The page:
A Predatory Ambulance Fee?

I just read an article on JEMS.com that's got me concerned. Since I'm a blogger, I thought that I'd share it with you. It's kind of what I do.

The article concerns a city in Illinois that wants a fee increase for their fire-based ambulance service. At first it looked like just another city wanting to increase its charges for providing transports. That’s hardly newsworthy for ambulance services in Illinois these days as they’re mostly all trying to recoup more expenses.

However, read the story and try and see if you see what I saw: “Ambulance Fees May Jump 25% in Elgin”.

It’s way at the bottom. Did you see it?

Here’s what sets me off:

“A new charge for refusing advanced life support upon the arrival of emergency responders also is proposed. For nonresidents, the charge would be $400 each time. For residents, the charge would be $300 after the third occurrence in a 12-month period.”

A new charge for refusals? According to this if you’re not a resident of the city, have a minor fender bender that someone calls an ambulance for, and sign a refusal of care form, you’re going to get a $400 bill. What if it’s not auto-related and you slip and fall on some ice and someone calls? Is that worth $400 if you’re not hurt and an ambulance shows up? This sounds to me like every time someone plays "Cell phone hero" and calls 911 for something where nobody is hurt the service is going to get paid. Sure, it'd be nice for the ambulance service… but I don't think it's fair to the poor people getting the bill.

What about if you see an ambulance down at the local coffee shop and they ask you how you’re feeling… is that worth $400 too if they ask you for your autograph?

This is not fair.

I can see what they’re probably trying to do. They’re probably trying to crack down on their system abusers by making them financially responsible. I support a lot of those efforts if they’re well thought out. This one is not. This isn't neccesarily a case where someone is getting something for free and should be charged for it. According to the article, this fee would apply to all refusals of care regardless of whether or not any services were provided. 

I am a fan of treating and releasing patients in certain circumstances and I've written a few published articles on the topic, like this one regarding treatment coverage for hypoglycemic diabetics we sweeten up then sign off, and also this one that covers a procedure that I call the "Enhanced Refusal". I agree that both of those circumstances should be covered by a fee. I believe that if EMS provides a necessary service to someone that we should be able to recoup our costs and make it worth our time. This is not one of those cases.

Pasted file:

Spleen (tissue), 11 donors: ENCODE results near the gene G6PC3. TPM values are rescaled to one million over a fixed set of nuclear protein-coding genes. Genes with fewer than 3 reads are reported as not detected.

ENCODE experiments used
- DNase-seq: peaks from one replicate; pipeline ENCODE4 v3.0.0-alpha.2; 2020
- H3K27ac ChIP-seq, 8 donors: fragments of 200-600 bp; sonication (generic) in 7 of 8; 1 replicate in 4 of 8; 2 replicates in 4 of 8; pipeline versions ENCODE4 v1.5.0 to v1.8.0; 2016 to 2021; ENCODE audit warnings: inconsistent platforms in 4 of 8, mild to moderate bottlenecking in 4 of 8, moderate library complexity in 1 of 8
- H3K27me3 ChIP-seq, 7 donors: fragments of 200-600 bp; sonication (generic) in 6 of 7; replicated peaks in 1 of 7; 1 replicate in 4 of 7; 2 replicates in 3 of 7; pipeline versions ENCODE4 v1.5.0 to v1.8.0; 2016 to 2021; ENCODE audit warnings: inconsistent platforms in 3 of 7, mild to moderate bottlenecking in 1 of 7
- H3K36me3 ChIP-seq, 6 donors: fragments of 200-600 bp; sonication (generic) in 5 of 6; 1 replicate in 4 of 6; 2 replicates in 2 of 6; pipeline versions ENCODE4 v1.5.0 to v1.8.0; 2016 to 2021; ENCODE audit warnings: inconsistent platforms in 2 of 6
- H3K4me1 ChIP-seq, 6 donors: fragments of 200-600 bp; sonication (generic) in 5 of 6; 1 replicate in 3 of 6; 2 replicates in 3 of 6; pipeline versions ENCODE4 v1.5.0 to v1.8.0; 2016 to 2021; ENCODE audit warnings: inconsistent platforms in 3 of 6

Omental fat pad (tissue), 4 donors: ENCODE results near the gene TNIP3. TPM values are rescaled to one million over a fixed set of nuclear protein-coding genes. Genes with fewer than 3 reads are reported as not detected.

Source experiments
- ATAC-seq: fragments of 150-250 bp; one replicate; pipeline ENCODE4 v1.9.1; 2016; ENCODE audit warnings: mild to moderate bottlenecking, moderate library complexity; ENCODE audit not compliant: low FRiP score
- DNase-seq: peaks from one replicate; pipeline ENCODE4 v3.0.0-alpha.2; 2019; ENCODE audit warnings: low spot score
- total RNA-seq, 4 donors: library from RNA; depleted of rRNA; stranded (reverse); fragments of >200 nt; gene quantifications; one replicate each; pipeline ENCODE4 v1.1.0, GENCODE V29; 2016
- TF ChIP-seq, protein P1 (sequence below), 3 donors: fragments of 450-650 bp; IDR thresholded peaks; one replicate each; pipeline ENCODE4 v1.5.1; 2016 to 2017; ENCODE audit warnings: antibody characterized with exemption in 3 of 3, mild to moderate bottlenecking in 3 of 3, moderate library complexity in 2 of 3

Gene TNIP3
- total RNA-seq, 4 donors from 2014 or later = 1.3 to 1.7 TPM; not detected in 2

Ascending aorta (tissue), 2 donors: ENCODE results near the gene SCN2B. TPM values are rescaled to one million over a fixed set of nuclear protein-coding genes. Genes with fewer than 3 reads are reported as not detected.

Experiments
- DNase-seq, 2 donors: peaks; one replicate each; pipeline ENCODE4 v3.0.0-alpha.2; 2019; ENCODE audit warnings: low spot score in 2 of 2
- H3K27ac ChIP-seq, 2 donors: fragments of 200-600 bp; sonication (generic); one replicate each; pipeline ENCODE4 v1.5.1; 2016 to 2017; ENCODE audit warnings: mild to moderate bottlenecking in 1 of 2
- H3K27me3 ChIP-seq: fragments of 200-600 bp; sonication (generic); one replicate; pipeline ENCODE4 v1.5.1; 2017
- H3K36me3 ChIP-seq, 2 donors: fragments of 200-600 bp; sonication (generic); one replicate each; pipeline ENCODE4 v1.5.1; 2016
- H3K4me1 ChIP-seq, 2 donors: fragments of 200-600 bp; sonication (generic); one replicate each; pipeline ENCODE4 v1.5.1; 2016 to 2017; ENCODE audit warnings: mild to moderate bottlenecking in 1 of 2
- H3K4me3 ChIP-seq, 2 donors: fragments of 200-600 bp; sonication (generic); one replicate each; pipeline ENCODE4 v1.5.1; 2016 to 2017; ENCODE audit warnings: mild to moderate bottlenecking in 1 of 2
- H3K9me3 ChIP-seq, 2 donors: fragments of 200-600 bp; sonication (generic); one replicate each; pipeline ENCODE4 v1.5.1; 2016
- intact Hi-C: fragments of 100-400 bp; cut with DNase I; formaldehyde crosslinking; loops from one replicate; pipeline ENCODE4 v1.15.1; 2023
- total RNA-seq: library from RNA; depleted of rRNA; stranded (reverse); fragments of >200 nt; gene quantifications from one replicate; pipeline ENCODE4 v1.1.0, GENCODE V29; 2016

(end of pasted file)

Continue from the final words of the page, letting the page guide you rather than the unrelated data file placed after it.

Think of it this way. This is akin to you telling your neighbor you think your air conditioner is on the fritz in a casual conversation. Your neighbor, being a helpful person calls a heating and air conditioning contractor without your knowledge.  The contractor shows up at your house to your surprise, and when you tell him your air conditioner is just fine and you don't need any repairs he charges you $400 for his time.

You'd be outraged and wouldn't pay it.

Of course I know that this most probably is not the line staff proposing this change. This one has all of the hallmarks of some uninformed bureaucrat all over it.

I will not be signing one of that ambulance service’s refusal forms. I suggest you don’t either.

Is anyone else doing this?

  • Agreed, CK. I’ve told my family for years that the only time they should even consider signing a refusal is if they personally called for the ambulance and then changed their mind. No matter what the crew says, you never HAVE TO sign anything.

    What’s the legality of charging for a service which I did not request, do not want, and did not accept? Their probably banking on the fact that most people won’t take the time and $$ to fight it.

    • Joe

      Just got into a heated debate with one of my supervisors over this exact same issue, in which I gave the same scenario word for word.  His response was, and I quote, “we will just get the information from PD and send the bill any way.”  Then went on to say, “Think about it, would it be worth their time and $$ to actually fight this in court?” and finished with “It’s a sign of the times.  Keep in mind that the service I work for now just started doing this and it is a $100 for each refusal and $100 for a lift assist.   Unfortunately it seems that it is not about patient care anymore as it is the almighty $$$

  • I agree, completely outrageous.. If I knew of the fee I’d simply refuse to sign the AMA form. I understand the growing problem of 911 abuse but that can be taken of care through the legal system, not by screwing innocent people who may not have even requested 911 in the first place.

  • Clayton

    I agree with the fee concept. Why do we give away a servie? Is there no value to the risks we go thru every time we repond on a 911 call? I work for a 3rd service and we live entirely on our transport dollars. With the reduction of collections in todays market, EMS will need to come up with new ways to keep their head above water, or everybody will suffer when we close our doors…..

    • Anonymous

      That is one of the things that is wrong with this country. Thoughts like yours. Whatever happened to the ideal this country was founded on called Volunteering?? I agree there are money issues, but no way would I consider paying for a service I did not receive. Your way of thinking says maybe we should pay for a meal at a restaurant that we didn’t eat just because we walked by the place. Think again. There has to be a better answer.

      • Clayton

        Yes you should pay for a meal if you get the service. If you sit at the table, the meal is cooked, you are served, and you choose not to use it. What about the rest of the community who will loose the service if we do not come up with new ways to generate revenue? I am a volunteer at my local Dept. and I can tell you one thing, there are very few volunteers today due to the training requirments. If we do not come up with new ways, on our own, to fix the money issues we will go away. I work in an area who has lost their school due to voting it out. I want to protect everybody. Everybody knows the Government will not take care of EMS, even though we run 90% of 911 calls……We need to be self sufficent.

        • Anonymous